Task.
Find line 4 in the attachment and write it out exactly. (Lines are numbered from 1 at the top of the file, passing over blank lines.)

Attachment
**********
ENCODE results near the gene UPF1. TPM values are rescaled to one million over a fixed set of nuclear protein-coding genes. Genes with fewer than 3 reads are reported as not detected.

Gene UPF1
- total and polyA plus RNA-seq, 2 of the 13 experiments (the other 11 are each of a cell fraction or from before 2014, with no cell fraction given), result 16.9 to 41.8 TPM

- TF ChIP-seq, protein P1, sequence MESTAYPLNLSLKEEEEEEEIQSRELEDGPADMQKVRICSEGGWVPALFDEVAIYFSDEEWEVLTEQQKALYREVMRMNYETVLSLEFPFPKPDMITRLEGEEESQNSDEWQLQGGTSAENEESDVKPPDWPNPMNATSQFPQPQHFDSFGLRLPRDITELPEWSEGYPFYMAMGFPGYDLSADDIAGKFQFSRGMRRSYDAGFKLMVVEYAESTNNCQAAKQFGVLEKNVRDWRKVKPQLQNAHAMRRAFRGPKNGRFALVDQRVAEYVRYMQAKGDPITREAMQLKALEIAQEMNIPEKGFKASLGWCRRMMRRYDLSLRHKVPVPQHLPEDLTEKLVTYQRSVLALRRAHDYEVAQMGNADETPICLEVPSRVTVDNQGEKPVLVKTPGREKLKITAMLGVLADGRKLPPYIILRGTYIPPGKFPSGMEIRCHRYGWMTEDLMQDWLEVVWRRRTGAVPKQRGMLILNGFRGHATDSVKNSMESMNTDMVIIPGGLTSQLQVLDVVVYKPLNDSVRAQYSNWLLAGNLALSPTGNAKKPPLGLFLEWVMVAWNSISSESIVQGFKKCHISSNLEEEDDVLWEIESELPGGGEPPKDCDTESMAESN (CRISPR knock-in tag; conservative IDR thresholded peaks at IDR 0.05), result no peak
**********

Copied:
- TF ChIP-seq, protein P1, sequence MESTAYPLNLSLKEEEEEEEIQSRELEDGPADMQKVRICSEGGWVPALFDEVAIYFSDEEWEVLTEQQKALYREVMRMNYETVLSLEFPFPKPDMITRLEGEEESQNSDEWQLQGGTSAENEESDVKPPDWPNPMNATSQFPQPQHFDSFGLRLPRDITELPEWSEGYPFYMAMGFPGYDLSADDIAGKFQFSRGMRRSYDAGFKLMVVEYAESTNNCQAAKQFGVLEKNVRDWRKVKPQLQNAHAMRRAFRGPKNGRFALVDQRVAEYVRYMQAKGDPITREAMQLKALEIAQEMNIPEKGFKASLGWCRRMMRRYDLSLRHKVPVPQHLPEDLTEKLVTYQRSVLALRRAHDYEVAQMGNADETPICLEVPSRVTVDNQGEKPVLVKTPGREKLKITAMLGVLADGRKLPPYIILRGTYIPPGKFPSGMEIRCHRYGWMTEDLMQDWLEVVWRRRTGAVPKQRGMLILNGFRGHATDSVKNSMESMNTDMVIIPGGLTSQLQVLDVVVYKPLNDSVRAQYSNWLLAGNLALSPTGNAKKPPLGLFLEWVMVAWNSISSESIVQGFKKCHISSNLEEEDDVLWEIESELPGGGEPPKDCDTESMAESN (CRISPR knock-in tag; conservative IDR thresholded peaks at IDR 0.05), result no peak